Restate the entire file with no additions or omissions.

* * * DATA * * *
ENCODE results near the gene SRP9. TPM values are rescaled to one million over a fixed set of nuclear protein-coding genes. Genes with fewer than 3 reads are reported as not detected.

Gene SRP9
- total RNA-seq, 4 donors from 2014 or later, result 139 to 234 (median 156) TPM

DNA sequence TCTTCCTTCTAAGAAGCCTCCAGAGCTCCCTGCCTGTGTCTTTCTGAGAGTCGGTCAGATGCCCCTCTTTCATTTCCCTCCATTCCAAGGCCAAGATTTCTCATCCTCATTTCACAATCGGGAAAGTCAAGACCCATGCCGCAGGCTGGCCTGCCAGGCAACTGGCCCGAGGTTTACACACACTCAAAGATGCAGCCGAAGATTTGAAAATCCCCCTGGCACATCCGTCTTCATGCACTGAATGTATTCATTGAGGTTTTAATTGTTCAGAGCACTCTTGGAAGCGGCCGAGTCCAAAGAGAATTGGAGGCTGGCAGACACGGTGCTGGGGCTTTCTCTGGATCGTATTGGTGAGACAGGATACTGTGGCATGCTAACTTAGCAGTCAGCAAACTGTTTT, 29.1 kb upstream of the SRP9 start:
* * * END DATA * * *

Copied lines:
ENCODE results near the gene SRP9. TPM values are rescaled to one million over a fixed set of nuclear protein-coding genes. Genes with fewer than 3 reads are reported as not detected.

Gene SRP9
- total RNA-seq, 4 donors from 2014 or later, result 139 to 234 (median 156) TPM

DNA sequence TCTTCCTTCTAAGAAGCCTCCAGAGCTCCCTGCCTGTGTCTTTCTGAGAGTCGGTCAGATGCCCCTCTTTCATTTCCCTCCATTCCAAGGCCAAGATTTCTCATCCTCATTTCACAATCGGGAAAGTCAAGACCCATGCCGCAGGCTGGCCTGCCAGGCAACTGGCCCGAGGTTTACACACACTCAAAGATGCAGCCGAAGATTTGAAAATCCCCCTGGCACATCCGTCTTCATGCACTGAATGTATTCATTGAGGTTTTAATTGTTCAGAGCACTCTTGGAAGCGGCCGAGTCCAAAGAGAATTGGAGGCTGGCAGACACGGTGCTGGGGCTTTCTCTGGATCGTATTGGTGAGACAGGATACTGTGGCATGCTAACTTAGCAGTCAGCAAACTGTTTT, 29.1 kb upstream of the SRP9 start: